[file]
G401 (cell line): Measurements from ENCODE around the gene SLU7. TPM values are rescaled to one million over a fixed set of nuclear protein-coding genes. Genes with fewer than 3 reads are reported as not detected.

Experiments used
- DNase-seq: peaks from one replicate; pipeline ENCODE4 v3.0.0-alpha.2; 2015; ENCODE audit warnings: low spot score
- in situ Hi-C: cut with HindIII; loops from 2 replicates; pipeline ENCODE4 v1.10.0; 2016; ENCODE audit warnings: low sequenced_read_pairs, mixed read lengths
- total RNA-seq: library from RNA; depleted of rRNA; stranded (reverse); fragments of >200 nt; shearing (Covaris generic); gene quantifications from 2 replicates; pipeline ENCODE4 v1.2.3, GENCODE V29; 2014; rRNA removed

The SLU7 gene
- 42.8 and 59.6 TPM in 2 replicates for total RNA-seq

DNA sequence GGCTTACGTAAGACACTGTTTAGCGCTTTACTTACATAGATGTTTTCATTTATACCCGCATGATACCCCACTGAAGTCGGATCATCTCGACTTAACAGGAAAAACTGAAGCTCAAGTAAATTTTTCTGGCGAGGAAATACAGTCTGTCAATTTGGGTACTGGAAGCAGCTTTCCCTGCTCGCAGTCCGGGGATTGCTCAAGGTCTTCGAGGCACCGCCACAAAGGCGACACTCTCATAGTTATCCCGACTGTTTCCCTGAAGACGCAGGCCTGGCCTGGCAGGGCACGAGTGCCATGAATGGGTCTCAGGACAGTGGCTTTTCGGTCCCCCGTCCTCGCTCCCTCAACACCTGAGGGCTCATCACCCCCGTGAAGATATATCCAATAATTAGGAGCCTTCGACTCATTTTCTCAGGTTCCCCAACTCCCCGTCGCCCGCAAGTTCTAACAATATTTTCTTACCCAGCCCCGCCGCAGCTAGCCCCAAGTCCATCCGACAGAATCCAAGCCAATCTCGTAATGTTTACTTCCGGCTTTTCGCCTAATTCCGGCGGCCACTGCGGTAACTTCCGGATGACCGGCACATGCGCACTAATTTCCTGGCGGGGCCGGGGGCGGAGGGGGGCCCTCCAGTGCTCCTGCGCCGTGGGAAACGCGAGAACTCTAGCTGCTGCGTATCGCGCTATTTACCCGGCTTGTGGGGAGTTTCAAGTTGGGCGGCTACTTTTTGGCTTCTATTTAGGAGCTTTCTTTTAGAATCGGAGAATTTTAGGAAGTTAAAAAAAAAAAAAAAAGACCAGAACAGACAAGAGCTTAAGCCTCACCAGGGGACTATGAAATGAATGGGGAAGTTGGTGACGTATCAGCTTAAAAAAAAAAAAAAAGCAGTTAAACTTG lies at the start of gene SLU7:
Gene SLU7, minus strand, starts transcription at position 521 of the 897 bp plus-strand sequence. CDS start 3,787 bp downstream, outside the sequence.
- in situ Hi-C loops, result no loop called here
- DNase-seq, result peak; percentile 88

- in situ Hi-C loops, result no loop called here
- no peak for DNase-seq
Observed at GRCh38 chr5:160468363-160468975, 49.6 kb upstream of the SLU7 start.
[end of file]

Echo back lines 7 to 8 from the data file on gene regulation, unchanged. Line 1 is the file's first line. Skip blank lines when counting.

- 42.8 and 59.6 TPM in 2 replicates for total RNA-seq

DNA sequence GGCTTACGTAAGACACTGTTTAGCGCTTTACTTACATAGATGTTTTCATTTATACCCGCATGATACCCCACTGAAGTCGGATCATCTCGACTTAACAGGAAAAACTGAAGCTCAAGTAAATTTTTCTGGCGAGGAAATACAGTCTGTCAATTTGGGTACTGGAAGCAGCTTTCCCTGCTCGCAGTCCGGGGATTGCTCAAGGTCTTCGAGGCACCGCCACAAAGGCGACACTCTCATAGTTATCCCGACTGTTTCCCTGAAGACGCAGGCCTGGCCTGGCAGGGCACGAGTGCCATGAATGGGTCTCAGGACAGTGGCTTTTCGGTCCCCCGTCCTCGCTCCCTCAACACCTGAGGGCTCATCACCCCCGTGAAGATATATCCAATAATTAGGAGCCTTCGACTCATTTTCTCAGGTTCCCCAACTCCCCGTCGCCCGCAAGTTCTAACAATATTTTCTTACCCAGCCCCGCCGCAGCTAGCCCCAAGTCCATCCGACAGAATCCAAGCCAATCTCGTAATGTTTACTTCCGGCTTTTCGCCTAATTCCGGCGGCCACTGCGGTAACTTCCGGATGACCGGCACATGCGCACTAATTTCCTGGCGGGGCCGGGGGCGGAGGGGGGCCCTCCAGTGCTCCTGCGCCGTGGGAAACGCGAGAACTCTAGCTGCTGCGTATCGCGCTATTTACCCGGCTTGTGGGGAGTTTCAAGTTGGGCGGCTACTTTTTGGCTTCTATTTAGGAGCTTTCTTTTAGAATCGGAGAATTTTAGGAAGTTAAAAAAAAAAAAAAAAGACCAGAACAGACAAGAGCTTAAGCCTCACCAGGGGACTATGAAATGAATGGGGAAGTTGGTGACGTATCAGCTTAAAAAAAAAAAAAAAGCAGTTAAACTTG lies at the start of gene SLU7: